As the Appsody CLI is responsible for installing the appropriate version of the Appsody controller, the stack developer doesn't need to be aware of the Appsody controller version.

Enabling the software dependencies

There are two types of dependencies that need to be handled by the stack.

  1. Dependencies required for the technology components included in the stack
    For efficiency, these only need to be installed when the image is launched. Hence, these are typically encoded as regular Docker commands. For example, in the python-flask stack, these dependencies are defined in a Pipfile in the image/project directory, and are processed by the following Docker commands:

    RUN pipenv lock -r > requirements.txt
    RUN python -m pip install -r requirements.txt -t /project/deps
    
  2. Dependencies added by the developer for their application
    Since the developer might add these at any stage, these are generated each time an Appsody command is executed by the controller. This is achieved by setting the ENV APPSODY_PREP Docker variable, which the Appsody controller will execute. For example, again in the python-flask stack, these dependencies are defined in the user directory (created by the template) and are referenced by:

    ENV APPSODY_PREP="cd /project/userapp; pipenv lock -r > requirements.txt; python -m pip install -r requirements.txt -t /project/deps"
    

    [Note that in older stacks this variable was called APPSODY_INSTALL, which has since been deprecated]

Setting up any environment variables required

Any environment variables required by the technology in the stack itself are typically set in the Dockerfile-stack file, using the regular Docker ENV command.

Passing control to the Appsody controller to run the user application

When an appsody run command is issued, the stack image is launched in the local Docker environment of the user machine and the appsody-controller is set as the entrypoint. The controller is also passed the Appsody command being executed (run in this case). The Appsody controller processes the Appsody specific Docker variables, which determine how the user application is run and managed. These Appsody specific variables are described in more detail in Appsody Environment Variables, although the most important ones for the run case are as follows (with examples from the python-flask stack):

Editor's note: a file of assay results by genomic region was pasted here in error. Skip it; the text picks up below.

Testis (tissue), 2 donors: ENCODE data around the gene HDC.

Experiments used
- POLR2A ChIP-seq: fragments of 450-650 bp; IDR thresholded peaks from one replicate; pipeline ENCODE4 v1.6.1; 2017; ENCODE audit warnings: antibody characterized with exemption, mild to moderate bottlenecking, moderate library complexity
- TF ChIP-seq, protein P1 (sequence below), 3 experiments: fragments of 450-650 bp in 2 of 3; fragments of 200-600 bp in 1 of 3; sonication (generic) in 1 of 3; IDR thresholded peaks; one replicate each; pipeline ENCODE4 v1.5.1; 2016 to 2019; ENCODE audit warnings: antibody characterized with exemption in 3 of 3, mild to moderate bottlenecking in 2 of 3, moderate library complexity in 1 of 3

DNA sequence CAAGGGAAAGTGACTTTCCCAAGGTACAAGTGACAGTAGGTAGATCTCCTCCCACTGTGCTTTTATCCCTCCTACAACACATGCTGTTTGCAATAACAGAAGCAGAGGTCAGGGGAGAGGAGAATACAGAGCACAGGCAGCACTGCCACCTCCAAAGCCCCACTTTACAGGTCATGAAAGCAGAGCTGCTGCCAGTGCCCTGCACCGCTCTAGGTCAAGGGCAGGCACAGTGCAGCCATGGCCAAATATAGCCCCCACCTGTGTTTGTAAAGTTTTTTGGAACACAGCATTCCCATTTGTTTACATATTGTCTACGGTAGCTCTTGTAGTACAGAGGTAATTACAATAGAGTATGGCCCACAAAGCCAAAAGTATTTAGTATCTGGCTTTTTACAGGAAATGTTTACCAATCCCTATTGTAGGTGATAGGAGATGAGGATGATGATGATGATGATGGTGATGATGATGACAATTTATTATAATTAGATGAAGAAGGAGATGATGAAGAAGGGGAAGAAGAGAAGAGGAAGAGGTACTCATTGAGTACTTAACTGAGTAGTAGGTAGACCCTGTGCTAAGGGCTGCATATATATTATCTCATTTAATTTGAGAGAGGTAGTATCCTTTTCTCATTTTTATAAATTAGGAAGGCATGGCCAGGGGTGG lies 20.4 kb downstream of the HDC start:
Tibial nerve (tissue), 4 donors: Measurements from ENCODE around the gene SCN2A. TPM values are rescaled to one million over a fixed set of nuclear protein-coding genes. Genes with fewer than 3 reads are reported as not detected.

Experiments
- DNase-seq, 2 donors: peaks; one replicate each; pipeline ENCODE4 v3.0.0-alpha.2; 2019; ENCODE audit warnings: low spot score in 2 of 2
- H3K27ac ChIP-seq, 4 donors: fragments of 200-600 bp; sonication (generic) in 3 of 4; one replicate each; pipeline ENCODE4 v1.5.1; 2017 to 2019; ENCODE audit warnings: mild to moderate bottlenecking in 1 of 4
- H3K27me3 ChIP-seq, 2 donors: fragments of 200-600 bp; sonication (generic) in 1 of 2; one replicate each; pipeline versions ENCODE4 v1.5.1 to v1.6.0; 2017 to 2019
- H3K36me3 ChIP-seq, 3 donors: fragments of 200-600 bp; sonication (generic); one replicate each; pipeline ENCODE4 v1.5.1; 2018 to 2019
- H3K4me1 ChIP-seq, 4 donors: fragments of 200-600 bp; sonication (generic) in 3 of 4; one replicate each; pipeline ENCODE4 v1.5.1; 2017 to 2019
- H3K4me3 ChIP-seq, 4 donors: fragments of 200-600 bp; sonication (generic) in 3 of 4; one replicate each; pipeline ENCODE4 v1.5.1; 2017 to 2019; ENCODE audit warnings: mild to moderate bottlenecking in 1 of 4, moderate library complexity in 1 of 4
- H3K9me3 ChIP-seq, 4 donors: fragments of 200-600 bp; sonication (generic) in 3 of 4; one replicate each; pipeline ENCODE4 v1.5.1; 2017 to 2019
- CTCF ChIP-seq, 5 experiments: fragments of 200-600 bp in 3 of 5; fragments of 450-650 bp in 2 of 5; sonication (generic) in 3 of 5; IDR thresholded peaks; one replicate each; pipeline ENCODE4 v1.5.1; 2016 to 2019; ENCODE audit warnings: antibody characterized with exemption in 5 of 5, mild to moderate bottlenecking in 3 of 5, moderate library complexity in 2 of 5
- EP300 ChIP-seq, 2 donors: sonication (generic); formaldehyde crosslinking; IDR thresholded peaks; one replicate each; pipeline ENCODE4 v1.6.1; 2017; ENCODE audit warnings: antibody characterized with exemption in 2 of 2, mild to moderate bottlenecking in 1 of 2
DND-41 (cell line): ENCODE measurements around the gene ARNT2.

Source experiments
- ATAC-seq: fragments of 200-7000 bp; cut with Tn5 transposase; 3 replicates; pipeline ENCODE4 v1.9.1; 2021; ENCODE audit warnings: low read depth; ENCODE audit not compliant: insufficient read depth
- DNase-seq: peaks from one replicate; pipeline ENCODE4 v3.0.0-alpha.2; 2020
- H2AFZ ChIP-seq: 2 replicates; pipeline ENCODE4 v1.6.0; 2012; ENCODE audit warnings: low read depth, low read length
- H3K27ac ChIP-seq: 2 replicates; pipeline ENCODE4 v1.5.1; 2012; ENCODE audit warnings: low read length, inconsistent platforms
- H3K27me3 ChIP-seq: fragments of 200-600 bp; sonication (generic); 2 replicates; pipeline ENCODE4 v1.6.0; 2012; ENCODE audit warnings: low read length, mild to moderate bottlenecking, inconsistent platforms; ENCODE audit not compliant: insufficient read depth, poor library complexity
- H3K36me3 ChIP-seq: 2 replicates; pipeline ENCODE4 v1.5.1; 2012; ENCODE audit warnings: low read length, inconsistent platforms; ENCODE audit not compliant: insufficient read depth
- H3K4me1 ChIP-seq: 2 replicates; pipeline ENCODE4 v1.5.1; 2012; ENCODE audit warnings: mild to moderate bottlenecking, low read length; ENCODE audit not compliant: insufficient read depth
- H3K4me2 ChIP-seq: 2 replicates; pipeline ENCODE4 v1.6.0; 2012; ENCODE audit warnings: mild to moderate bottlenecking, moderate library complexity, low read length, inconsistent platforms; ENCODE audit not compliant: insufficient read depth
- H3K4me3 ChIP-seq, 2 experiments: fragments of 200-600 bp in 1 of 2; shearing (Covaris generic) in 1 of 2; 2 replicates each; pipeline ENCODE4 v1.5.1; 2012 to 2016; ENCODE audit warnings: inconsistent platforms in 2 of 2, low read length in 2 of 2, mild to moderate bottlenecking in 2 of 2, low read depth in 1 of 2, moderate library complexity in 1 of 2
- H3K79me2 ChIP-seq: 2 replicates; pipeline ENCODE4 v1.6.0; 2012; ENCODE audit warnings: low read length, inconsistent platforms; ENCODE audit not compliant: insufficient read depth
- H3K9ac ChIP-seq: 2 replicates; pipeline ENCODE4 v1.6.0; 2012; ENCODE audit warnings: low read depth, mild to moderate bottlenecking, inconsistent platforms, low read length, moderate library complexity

ENV APPSODY_RUN="python -m flask run --host=0.0.0.0 --port=8080"

which specifies the command to be run by the Appsody controller to start the user application, and:

ENV APPSODY_WATCH_DIR=/project/userapp

which specifies the directory that the Appsody controller watches for changes, so that the user application can be automatically relaunched during local development. Since relaunching may require addition steps, the variable APPSODY_RUN_ON_CHANGE specifies the command that will be run to relaunch the application.

The Appsody controller remains running during local development, and is terminated with the appsody stop command (or by simply killing the running Appsody CLI process).


Build and Deploy

Build and deploy is designed to package up both the new user application and the technology components of the stack into a single Docker image that can be deployed and run in any Docker environment (often a local or public Kubernetes cluster). From a stack point of view, the key requirement is to include a Dockerfile which can build this combined image. This is the Dockerfile in the project directory in the stack source (as opposed to the Dockerfile-stack file in the image directory, which is used when you are creating the original stack image).

The steps undertaken when the appsody build command is run are:

  • Appsody CLI extracts the contents of the stack into a local directory (by default ~/.appsody/extract) along with the user application.
  • Appsody CLI then runs, effectively, a Docker build using the Dockerfile in the project directory of this extracted structure, resulting in a Docker image for the combined application.

The Dockerfile needs to build the dependencies for both the stack technology components as well as the user application, and set the entrypoint (or CMD) to an appropriate entrypoint for the user application. The Appsody controller is not involved in the final application image.